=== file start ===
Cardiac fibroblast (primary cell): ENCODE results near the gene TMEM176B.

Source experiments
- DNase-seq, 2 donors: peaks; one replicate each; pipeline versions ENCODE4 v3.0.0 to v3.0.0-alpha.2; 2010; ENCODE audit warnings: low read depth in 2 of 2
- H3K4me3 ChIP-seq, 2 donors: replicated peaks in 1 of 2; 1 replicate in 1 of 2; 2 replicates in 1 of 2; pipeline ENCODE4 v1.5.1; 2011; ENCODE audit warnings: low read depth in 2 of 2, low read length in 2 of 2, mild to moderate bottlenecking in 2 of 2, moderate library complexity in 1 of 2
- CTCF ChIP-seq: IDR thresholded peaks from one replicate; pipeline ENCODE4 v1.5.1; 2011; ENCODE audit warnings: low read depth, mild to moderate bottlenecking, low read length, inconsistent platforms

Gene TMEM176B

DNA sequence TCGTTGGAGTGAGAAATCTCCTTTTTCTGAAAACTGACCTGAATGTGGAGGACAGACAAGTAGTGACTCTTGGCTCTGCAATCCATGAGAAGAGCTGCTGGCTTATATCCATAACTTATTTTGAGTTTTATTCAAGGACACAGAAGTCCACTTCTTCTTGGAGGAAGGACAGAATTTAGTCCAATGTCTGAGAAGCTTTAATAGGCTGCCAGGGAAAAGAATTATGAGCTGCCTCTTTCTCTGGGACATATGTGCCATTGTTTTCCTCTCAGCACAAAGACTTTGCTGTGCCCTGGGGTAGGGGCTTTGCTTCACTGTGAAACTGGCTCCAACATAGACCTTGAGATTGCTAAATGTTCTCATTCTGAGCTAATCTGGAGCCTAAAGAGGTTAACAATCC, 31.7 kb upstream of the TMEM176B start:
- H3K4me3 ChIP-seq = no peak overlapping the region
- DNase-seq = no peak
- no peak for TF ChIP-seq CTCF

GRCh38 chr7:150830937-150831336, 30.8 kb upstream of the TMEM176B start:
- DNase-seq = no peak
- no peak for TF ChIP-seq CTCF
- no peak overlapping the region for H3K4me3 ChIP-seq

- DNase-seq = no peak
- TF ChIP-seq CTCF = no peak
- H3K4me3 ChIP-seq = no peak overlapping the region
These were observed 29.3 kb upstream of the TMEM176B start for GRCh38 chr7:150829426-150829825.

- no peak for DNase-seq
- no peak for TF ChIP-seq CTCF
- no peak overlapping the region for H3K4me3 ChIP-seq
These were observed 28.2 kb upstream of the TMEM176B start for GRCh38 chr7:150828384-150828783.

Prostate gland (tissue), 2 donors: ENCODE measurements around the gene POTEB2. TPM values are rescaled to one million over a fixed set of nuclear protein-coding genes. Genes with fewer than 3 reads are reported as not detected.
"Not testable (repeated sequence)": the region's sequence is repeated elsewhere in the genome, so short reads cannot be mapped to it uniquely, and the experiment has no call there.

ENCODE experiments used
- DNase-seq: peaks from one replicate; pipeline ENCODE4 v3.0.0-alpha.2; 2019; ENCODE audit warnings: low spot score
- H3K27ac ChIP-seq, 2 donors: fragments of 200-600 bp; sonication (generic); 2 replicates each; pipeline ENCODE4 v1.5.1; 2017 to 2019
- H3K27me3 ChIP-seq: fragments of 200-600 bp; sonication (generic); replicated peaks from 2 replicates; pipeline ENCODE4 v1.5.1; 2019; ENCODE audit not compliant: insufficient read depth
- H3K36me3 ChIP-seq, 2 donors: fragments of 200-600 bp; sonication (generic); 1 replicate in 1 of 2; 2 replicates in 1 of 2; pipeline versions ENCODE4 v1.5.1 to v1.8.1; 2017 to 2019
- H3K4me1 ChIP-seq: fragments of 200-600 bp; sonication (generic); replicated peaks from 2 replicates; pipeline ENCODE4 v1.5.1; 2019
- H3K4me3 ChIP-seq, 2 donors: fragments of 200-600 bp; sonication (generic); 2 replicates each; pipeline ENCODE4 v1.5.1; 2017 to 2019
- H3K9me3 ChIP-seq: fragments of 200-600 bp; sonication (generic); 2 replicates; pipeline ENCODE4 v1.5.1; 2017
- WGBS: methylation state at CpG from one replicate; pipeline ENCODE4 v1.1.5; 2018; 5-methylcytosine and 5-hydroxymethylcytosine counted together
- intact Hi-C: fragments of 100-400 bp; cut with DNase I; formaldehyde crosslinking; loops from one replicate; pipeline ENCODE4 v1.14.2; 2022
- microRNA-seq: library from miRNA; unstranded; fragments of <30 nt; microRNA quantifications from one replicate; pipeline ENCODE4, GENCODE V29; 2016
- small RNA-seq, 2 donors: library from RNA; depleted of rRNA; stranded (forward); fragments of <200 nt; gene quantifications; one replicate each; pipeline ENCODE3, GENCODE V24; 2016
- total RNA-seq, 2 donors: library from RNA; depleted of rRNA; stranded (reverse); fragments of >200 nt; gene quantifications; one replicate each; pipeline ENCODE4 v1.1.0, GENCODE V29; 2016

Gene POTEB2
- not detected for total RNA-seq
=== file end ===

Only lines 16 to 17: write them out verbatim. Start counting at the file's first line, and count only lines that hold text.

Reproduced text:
- TF ChIP-seq CTCF = no peak
- H3K4me3 ChIP-seq = no peak overlapping the region